From what you have described at various times, the people you are talking to are appealing to mystery by way of a dishonest ploy to derail further discussion/debate, and also to hide the insufficiency of their position. One response would be to observe that, unless and until they can resolve the mystery, their positions are uncertain to the point of being unsupportable. I would go so far as to say that, until the “mystery” of God’s apparent narcissism/psychopathy is satisfactorily explained, their god looks just like Satan, and not at all like Jesus, who is the perfect representation of the Father–meek and humble and lowly of heart. Not to mention respecter of women.


  14. “Not to mention respecter of women.”

    Yes. Praise HIs Precious Name.

    No one hates women more than the Deceiver who was told by God that Messiah would come through a woman. For the life of me, I cannot figure out why so many Christians help the deceiver when it comes to His daughters of Abraham.


  15. Brenda, Congratulations on being one who is in hot pursuit of cracking the code for ‘extremism’ in religion. Through your own devastating life journey you have come out the other side into wonder and grace that feeds the soul and can enlighten others.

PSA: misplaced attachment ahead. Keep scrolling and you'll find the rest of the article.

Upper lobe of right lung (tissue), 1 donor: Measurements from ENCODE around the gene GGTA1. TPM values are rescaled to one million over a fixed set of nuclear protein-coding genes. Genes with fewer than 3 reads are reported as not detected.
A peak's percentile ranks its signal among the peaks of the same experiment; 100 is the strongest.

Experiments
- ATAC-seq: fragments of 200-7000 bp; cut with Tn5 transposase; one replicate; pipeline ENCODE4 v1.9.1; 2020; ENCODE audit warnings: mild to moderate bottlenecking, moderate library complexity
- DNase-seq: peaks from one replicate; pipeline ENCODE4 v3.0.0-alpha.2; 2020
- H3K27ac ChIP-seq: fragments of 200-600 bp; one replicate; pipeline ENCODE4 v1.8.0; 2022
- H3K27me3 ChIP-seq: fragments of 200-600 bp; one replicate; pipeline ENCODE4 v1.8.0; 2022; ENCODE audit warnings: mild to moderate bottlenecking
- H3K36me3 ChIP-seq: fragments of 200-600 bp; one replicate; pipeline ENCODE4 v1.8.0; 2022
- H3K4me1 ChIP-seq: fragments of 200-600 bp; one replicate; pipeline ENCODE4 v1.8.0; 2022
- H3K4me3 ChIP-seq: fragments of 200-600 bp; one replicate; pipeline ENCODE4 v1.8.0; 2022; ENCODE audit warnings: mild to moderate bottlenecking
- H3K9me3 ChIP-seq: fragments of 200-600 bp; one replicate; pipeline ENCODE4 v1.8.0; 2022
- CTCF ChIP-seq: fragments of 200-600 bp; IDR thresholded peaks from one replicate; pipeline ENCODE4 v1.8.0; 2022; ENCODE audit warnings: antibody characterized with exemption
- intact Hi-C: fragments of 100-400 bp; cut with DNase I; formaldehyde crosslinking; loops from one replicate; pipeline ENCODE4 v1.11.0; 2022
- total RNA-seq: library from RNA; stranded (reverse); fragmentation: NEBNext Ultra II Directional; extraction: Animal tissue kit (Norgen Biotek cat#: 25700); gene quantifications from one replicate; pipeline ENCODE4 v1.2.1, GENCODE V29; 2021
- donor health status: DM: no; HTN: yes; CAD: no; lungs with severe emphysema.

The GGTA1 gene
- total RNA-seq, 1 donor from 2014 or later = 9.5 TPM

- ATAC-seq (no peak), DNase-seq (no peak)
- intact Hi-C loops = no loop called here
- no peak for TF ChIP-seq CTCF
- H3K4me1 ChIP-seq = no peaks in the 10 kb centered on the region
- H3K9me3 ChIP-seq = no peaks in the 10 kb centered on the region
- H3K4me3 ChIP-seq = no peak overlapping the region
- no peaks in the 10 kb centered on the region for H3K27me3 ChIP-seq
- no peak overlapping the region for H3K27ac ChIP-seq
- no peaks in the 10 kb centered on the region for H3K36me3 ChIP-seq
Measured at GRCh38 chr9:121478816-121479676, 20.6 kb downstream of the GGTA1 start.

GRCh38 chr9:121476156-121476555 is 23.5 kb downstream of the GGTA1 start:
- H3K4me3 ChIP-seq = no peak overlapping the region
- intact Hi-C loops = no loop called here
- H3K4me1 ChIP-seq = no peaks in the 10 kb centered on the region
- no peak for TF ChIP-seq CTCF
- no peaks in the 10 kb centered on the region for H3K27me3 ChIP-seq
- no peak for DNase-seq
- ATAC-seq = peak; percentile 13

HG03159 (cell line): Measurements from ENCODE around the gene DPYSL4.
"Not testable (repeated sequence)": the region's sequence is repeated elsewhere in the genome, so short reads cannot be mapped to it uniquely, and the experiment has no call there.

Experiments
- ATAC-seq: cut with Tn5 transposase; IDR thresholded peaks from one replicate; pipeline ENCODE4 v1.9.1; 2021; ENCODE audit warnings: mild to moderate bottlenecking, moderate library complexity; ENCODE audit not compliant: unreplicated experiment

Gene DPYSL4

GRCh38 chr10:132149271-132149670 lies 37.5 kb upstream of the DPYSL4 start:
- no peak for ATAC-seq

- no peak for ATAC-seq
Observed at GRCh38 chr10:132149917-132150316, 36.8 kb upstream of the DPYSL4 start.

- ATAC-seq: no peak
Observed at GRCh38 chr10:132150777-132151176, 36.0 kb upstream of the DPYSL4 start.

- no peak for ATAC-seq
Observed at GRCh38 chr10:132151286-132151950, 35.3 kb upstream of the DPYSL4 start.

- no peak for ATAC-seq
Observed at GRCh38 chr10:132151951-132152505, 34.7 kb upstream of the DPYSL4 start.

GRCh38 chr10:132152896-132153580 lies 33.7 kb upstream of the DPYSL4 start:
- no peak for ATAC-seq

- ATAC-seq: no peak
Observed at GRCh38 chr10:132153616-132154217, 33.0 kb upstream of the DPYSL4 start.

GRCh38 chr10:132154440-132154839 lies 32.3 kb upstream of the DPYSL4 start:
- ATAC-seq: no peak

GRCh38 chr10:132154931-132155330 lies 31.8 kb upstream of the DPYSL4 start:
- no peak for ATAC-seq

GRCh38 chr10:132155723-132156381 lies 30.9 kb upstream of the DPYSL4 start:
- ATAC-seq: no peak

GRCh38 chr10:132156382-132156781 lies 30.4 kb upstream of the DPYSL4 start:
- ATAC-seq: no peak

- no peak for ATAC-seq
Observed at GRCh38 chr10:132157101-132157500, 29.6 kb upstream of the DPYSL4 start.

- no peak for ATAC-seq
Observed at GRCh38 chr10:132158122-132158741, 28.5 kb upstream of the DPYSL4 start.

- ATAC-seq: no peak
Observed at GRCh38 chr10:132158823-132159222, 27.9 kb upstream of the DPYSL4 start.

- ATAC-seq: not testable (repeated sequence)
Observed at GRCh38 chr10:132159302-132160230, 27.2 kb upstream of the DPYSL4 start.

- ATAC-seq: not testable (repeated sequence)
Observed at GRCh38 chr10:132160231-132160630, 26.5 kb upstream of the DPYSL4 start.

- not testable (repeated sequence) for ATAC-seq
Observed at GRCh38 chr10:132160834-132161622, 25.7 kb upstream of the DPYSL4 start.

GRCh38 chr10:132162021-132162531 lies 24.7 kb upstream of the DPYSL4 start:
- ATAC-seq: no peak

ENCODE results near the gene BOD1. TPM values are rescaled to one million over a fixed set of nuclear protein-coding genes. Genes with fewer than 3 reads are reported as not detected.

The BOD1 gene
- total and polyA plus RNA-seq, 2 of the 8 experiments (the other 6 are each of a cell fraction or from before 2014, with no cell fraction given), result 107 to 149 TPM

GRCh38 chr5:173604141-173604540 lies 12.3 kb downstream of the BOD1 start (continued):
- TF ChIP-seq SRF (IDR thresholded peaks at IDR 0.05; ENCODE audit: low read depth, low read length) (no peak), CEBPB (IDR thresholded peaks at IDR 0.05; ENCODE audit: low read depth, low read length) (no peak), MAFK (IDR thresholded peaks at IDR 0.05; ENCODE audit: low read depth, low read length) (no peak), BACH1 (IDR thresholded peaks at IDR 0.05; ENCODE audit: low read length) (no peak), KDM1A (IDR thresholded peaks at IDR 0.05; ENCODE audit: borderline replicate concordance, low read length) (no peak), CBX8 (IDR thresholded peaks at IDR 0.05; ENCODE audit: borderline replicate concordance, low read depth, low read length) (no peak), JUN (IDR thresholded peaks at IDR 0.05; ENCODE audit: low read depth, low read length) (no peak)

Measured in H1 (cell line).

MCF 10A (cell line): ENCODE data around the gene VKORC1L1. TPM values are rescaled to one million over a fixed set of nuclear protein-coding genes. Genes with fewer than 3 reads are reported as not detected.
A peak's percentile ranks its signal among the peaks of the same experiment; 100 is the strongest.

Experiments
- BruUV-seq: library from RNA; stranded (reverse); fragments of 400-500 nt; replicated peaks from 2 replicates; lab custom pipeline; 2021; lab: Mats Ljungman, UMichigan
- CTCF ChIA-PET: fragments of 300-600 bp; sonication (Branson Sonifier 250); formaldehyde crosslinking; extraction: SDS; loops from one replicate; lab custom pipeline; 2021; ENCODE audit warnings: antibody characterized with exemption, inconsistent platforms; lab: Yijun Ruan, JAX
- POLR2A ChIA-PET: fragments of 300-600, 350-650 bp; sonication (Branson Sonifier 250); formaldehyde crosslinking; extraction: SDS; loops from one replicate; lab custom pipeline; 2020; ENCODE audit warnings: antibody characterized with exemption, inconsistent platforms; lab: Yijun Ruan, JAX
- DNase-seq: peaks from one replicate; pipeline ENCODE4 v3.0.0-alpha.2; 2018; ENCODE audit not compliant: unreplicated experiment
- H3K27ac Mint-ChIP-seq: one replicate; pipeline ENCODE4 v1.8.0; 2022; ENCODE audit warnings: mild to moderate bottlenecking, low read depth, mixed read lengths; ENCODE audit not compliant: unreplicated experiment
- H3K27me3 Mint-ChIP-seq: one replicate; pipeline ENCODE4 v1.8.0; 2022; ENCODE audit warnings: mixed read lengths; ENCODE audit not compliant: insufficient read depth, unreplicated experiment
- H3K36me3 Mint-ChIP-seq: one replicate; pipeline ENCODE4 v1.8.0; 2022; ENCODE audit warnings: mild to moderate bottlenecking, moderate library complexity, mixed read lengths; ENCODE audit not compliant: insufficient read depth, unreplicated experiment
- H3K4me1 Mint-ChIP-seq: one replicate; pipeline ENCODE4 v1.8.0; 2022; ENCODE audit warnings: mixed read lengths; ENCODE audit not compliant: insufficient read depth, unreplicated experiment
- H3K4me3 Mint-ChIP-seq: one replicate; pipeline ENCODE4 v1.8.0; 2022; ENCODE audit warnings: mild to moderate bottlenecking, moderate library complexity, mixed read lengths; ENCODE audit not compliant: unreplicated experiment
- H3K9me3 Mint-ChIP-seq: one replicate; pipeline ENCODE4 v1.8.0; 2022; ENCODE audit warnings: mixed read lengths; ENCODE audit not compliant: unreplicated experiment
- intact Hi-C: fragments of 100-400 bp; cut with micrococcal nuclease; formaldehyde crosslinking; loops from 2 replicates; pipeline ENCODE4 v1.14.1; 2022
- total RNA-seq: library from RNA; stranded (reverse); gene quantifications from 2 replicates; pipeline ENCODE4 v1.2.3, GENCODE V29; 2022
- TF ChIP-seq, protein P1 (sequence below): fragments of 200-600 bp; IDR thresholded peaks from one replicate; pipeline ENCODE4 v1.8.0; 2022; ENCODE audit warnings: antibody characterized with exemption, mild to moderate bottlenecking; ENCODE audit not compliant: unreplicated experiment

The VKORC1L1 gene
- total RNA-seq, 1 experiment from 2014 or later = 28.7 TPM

What you have read from others and have pondered has created a marvelous tapestry of thought that heals and liberates.

    I pondered what was being said about mystery. Seems that ‘mystery’ can be seen in two significant ways, depending on the church context: 1. A tight-fisted, hold-on-or-else faith because their God instills fear and dread if he is crossed; even a twisted OT concept. This kind of ‘mystery’ is used to control the masses. OR

    2. An open-handed faith rooted in love and wonder regarding all that might be safe with a Loving God–because God became flesh and lived among us and revealed what Deity was really like.

    As you (Brenda) have discovered, there can be no place for vulnerability in a dwarfed and pinched kind of Christianity. Exactly: People “find themselves on the wrong end of a bad sermon illustration.” Sad, but true!


  16. Yes, Lydia, right on! The ‘woman thing’ in the church is beyond belief! The Kingdom of God has released both men and women and has created a way of liberty from the incessant bondage to twisted interpretations of Scriptures that are flawed with a male-biased superiority and supports female inferiority. It takes each one of us to continually and strategically fight against this nonsense!